Situated not far from Evesham and hidden beneath a wooded hillside, a transmission tower is the only clue to motorists of its existence as they pass by on the busy A44 in Worcestershire, this is PAWN (Protected Area Wood Norton).
The BBC's Wartime Broadcasting Service first went in to operation during the Second World War. Staff and resources worked from a relocation site at Wood Norton near Evesham. The construction of a large bunker was completed in 1966, built housing four radio studios and accommodation for 100 staff, known within the organisation as "deferred facilities".
With the Cold War came a new threat, the threat of nuclear attack and the BBC revised its plans accordingly. It was decided that the broadcasting service could be used to provide the population with instructions, information, guidance, news and Central Government announcements.
It was also hoped that the service would give encouragement and relieve stress and strain, this was to have been achieved through pre-recorded entertainment programmes and records which would have made up 50 percent of the BBC's wartime programming. Until 1993, 100 days worth of programmes were lined up and ready to play if the worse happened, a mix of comedy, drama and religious programmes, as well as the Julie Andrews classic, The Sound of Music.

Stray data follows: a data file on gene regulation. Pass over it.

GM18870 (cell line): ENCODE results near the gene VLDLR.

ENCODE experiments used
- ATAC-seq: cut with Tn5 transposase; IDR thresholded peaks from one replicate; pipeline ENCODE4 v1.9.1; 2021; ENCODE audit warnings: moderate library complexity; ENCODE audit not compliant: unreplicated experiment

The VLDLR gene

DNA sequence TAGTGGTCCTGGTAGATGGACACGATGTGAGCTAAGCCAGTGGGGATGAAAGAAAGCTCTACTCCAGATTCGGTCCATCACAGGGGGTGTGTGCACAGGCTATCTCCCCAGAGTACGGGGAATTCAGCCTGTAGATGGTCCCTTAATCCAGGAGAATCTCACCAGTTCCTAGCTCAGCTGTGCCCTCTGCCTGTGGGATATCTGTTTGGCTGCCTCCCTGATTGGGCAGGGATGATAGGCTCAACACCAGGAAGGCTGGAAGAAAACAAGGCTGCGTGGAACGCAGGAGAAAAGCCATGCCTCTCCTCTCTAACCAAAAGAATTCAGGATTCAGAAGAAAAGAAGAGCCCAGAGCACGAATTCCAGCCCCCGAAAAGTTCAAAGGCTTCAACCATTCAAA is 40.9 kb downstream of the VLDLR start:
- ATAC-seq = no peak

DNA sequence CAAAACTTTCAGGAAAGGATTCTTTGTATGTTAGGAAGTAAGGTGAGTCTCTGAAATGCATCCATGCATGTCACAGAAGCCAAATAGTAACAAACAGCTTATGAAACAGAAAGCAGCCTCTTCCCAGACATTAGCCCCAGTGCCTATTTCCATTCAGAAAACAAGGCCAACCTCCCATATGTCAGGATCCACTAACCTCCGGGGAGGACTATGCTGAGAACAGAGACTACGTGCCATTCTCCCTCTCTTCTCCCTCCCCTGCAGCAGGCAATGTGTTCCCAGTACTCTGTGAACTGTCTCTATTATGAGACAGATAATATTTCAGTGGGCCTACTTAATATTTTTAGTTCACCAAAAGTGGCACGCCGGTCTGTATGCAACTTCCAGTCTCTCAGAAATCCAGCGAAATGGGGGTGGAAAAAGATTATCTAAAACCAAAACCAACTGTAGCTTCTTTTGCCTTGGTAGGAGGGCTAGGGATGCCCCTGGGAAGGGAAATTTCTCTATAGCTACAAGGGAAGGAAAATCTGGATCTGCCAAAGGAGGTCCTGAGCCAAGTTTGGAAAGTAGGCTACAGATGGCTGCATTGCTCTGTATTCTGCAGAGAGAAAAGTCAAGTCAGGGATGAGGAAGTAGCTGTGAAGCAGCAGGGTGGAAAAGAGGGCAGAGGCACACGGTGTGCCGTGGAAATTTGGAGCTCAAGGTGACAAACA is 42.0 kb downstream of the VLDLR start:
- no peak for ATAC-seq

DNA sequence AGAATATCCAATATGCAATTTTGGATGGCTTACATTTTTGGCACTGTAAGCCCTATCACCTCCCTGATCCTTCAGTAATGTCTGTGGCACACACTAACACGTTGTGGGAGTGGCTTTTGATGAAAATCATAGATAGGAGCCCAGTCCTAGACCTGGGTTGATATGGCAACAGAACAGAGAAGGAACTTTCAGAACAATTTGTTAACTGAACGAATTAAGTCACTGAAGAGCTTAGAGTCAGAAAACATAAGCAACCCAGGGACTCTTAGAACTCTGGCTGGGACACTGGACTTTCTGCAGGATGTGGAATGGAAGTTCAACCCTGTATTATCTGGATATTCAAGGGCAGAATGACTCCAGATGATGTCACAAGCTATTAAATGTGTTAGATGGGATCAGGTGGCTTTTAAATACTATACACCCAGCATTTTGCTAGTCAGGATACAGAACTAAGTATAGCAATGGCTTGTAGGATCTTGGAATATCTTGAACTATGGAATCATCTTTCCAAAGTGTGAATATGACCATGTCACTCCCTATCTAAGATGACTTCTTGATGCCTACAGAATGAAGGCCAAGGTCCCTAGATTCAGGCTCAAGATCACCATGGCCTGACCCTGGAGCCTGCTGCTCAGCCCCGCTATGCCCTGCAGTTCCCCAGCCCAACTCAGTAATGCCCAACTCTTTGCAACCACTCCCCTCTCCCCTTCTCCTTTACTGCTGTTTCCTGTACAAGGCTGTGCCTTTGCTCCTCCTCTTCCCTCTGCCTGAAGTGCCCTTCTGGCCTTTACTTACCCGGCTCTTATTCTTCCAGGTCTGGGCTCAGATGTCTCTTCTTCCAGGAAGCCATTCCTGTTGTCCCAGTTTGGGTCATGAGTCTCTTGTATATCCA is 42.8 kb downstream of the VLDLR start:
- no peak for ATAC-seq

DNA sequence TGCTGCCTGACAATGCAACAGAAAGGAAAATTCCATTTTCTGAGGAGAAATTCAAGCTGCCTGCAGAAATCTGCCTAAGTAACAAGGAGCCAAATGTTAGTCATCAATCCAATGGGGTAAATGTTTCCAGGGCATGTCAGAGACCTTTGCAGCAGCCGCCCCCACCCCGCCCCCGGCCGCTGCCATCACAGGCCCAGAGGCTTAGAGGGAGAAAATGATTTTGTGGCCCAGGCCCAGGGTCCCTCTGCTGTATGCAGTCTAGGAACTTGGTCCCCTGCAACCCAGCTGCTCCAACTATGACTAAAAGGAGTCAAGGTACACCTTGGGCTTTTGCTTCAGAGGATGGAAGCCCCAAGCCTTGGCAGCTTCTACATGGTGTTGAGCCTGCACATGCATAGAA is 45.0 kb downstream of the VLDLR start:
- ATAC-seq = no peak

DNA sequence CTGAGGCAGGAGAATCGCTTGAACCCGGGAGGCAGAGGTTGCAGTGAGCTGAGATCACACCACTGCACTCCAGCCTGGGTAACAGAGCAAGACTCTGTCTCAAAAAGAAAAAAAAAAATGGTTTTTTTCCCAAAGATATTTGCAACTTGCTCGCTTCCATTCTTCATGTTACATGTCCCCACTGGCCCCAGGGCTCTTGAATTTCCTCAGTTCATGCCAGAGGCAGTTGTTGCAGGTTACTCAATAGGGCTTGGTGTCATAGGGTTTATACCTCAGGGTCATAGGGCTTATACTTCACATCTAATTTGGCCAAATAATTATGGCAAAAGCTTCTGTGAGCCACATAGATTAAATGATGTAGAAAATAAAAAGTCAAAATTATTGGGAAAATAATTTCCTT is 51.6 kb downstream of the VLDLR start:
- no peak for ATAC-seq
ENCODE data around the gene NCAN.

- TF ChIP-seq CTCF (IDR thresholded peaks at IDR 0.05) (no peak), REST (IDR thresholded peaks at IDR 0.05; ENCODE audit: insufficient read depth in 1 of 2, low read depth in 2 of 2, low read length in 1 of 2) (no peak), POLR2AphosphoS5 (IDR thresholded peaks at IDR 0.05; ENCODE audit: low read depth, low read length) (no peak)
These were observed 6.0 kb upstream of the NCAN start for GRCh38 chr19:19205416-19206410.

Wood Norton would provide a continuous national programme. BBC staff posted at Regional Government Headquarters around the UK could opt in to this service at any point when the regional commissioner did not require use of the system. In this way the maximum number of listeners would hear the vital life-saving information broadcasted in these transmissions. The BBC's regional staff were also prepared to provide programming should the region be cut off from the central national output.
Only a select few within the BBC knew of the existence of the PAWN bunker, those that were let in on the secret were first vetted by the Ministry Of Defence and were asked to sign the Official Secrets Act.
Today, Wood Norton Hall is still in use by the BBC who keep details of the site top secret, claiming the site is used as nothing more than a BBC training site, a weekend retreat for the organisation's engineers.
From above compound consists of a complex of modern buildings which are equipped with the latest in broadcast technology, within the complex there's also a large canteen, the rest of the site at Wood Norton is buried beneath the hill.
The nuclear blast proof bunker is built into the hillside, over 50 meters long and constantly on stand-by in case of an attack on the Beeb's Central London studios. As well as radio studios, the bunker also has dormitories and facilities to comfortably house the 100 staff underground for a sustained period of time.
The bunker has rarely been used, apart from as back-up studios while work was being carried out on the BBC's Broadcasting House in London and in 1999 when staff were relocated from London and generators were put on stand-by with the threat of the Millennium Bug looming.